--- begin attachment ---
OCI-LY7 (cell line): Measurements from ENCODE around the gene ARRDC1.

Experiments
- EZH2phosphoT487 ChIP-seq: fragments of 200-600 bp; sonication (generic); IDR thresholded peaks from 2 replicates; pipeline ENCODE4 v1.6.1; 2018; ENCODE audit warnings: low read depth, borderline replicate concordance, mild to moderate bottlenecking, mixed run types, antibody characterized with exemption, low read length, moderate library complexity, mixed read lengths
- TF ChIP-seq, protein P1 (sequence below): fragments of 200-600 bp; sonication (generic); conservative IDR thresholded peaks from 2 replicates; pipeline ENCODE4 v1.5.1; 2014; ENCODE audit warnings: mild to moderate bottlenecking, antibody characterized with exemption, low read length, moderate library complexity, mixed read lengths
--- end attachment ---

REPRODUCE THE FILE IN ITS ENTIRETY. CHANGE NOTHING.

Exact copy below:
OCI-LY7 (cell line): Measurements from ENCODE around the gene ARRDC1.

Experiments
- EZH2phosphoT487 ChIP-seq: fragments of 200-600 bp; sonication (generic); IDR thresholded peaks from 2 replicates; pipeline ENCODE4 v1.6.1; 2018; ENCODE audit warnings: low read depth, borderline replicate concordance, mild to moderate bottlenecking, mixed run types, antibody characterized with exemption, low read length, moderate library complexity, mixed read lengths
- TF ChIP-seq, protein P1 (sequence below): fragments of 200-600 bp; sonication (generic); conservative IDR thresholded peaks from 2 replicates; pipeline ENCODE4 v1.5.1; 2014; ENCODE audit warnings: mild to moderate bottlenecking, antibody characterized with exemption, low read length, moderate library complexity, mixed read lengths